Speaking to reporters before leaving on a visit to North African and Middle Eastern countries, including Israel, the foreign secretary warned that the Middle East peace process was in danger of falling victim to the revolutionary tide sweeping the Arab world.
"Amidst the opportunity for countries like Tunisia and Egypt, there is a legitimate fear that the Middle East peace process will lose further momentum and be put to one side, and will be a casualty of uncertainty in the region," Hague said in an interview with The Times en route to Jordan.
He added that "part of the fear is that uncertainty and change will complicate the process still further. That means there is a real urgency for the Israelis and the United States. Recent events mean this is an even more urgent priority and that's a case we are putting to the Israeli Government and in Washington."
According to the British minister, "This should not be a time for belligerent language. It's a time to inject greater urgency into the Middle East peace process."
He said he planned to convey similar messages to Arab leaders in his emergency tour of the region, emphasising that Britain will speak up for political and economic freedom, but explicitly acknowledging that in different countries “change will take time according to their cultures."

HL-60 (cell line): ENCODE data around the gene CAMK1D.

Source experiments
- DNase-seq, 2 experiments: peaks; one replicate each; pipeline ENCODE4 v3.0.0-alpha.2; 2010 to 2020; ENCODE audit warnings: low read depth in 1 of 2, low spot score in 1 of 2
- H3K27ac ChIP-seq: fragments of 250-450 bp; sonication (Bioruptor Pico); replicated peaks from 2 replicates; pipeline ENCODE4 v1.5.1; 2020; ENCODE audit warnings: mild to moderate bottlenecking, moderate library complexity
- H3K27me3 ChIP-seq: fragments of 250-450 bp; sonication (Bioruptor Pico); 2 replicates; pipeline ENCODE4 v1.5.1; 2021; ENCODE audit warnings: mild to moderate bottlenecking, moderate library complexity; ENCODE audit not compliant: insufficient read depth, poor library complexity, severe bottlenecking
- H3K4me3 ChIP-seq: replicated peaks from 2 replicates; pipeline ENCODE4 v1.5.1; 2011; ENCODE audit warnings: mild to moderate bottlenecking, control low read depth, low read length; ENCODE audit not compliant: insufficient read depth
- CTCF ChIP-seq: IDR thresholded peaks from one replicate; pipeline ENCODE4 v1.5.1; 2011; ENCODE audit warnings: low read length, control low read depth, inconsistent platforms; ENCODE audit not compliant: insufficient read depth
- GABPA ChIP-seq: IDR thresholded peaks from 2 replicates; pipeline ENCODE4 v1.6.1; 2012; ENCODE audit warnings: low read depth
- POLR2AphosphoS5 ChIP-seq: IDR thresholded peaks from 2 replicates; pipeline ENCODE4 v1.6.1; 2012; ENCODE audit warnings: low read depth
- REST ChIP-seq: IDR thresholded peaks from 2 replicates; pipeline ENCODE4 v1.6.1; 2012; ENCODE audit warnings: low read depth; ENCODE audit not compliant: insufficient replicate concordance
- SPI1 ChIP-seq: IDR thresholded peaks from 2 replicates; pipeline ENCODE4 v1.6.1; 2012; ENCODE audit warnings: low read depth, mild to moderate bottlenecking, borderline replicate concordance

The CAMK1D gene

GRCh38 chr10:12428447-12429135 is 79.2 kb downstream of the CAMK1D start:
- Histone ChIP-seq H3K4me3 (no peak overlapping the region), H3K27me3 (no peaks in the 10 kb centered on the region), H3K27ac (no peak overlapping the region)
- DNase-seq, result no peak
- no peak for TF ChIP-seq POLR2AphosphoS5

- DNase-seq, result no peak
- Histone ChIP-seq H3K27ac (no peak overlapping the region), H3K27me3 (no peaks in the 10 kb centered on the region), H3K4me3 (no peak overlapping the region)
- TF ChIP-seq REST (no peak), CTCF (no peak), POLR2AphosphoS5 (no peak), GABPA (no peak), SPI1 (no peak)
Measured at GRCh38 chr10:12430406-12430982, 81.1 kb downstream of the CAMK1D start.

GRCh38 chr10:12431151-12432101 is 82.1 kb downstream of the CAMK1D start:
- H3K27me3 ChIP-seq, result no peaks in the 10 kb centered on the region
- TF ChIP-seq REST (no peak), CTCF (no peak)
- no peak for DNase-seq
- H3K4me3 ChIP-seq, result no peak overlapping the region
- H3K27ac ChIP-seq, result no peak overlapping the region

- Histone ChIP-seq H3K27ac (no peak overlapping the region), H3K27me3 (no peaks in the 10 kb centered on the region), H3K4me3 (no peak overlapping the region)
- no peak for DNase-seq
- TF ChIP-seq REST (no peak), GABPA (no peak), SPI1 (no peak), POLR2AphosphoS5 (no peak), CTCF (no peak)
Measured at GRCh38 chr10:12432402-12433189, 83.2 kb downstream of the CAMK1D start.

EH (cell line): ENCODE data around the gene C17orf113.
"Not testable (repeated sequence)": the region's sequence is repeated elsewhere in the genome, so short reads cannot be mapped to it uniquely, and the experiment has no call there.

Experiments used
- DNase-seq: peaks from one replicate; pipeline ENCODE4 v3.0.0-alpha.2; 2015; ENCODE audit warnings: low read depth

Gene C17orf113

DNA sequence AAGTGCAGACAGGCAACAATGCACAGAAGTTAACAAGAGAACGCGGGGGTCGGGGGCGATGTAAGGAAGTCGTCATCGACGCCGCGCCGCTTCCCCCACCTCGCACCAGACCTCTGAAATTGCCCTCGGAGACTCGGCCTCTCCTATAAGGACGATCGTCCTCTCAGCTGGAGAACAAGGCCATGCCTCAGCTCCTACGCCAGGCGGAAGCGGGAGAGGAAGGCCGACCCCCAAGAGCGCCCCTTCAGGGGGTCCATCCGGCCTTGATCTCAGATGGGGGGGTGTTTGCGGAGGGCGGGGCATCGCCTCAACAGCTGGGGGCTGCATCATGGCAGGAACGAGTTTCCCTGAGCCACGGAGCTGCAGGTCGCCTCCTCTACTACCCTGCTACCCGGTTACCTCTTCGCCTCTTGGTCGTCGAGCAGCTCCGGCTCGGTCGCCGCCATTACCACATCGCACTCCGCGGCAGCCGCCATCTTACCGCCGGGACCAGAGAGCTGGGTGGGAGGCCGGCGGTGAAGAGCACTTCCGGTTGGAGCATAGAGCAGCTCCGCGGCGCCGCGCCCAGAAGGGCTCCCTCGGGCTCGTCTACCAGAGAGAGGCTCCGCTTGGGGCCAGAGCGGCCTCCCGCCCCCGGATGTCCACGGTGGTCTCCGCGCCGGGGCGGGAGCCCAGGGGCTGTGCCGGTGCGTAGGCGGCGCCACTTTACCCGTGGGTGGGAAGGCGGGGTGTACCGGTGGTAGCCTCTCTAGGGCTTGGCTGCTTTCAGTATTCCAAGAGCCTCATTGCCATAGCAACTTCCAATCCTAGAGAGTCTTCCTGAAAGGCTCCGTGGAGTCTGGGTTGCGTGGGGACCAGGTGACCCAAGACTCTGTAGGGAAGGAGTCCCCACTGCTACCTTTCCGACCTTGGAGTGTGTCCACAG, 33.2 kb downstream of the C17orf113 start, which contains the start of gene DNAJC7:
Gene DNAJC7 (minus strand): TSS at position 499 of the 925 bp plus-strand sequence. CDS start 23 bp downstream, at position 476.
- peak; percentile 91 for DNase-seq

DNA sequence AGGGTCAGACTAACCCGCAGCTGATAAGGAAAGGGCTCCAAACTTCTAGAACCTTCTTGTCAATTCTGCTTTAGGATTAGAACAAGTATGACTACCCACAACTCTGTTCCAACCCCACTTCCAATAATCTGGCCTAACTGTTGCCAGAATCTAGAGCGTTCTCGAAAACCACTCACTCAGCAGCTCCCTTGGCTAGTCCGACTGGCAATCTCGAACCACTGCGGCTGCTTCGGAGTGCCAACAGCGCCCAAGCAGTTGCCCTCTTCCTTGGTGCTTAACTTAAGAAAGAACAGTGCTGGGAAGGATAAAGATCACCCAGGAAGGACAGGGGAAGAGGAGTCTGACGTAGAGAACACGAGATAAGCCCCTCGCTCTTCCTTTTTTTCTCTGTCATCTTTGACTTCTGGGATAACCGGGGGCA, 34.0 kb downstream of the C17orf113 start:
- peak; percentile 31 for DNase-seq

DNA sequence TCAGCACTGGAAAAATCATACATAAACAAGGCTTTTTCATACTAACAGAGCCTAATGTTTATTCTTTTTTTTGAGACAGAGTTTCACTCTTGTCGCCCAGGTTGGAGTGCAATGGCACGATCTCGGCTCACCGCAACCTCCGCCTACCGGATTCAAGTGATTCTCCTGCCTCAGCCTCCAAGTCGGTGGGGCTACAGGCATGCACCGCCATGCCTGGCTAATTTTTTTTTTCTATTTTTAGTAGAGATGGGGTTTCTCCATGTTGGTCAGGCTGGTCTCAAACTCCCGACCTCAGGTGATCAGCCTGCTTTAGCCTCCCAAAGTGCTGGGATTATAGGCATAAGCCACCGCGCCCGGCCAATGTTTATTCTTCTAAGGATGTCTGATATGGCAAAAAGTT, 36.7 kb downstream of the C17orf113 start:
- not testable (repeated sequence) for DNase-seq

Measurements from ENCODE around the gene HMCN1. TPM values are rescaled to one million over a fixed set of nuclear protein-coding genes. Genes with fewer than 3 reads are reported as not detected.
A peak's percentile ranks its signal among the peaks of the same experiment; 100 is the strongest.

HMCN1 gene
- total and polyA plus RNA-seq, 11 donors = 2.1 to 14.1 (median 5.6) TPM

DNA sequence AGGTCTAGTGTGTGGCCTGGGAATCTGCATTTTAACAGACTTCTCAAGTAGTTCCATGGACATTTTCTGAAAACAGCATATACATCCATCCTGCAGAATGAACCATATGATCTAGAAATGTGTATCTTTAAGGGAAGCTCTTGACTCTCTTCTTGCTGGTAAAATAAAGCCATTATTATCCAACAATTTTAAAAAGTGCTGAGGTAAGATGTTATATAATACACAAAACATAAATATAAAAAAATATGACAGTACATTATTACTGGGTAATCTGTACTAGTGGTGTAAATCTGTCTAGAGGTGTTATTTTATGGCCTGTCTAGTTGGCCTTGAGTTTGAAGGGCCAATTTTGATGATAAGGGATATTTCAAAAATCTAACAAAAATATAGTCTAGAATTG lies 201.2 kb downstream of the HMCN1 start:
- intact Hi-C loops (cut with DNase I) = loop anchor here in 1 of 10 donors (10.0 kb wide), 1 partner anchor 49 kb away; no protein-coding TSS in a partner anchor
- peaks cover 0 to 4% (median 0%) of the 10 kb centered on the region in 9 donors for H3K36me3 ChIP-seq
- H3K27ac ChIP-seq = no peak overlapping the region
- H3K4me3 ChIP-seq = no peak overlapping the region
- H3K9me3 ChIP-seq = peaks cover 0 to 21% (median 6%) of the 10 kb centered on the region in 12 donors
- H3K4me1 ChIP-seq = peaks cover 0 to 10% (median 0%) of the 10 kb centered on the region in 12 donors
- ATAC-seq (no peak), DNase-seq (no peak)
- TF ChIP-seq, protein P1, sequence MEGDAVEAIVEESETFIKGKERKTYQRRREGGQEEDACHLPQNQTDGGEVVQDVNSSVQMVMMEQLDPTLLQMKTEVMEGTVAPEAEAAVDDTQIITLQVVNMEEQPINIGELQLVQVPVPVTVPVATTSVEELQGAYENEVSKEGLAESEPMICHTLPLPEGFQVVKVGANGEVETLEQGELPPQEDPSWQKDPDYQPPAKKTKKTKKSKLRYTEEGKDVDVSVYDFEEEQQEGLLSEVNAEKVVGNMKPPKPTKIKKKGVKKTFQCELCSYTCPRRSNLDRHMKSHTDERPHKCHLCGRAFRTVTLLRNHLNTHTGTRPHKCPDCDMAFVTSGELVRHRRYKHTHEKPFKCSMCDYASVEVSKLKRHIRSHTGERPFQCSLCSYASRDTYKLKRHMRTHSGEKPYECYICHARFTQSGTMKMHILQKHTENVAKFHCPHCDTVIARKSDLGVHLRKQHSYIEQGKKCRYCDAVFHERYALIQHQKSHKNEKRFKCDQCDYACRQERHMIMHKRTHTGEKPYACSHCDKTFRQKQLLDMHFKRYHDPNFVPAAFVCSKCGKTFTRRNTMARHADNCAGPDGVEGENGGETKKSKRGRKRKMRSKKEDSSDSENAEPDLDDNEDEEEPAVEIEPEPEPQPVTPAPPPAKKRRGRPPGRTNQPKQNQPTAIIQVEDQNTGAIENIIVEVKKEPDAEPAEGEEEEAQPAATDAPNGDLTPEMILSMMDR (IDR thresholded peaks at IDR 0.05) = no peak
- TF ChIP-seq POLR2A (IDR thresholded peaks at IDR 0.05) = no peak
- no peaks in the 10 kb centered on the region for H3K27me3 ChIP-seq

Between Egypt and IranThe British foreign secretary made these remarks on the backdrop of Prime Minister Benjamin Netanyahu's statement that Egypt may follow in Iran's footsteps, oppress its own people and threaten neighboring countries.
Speaking Monday at the European Friends of Israel conference at the Knesset, Netanyahu said that various potential scenarios exist in Egypt at this time, beyond the liberal democratic models – including secular reforms, an Islamist takeover, or Egypt following the Iran example.
The Obama administration conveyed a calming message to Jerusalem on Tuesday, promising that regional instability in the Middle East would not affect US relations with Israel.
White House Press Secretary Robert Gibbs was responding to criticisms that the US administration had turned its back on a key ally, Egyptian President Hosni Mubarak, after protesters called on him to step down. Some wondered whether it could do the same to Israel.
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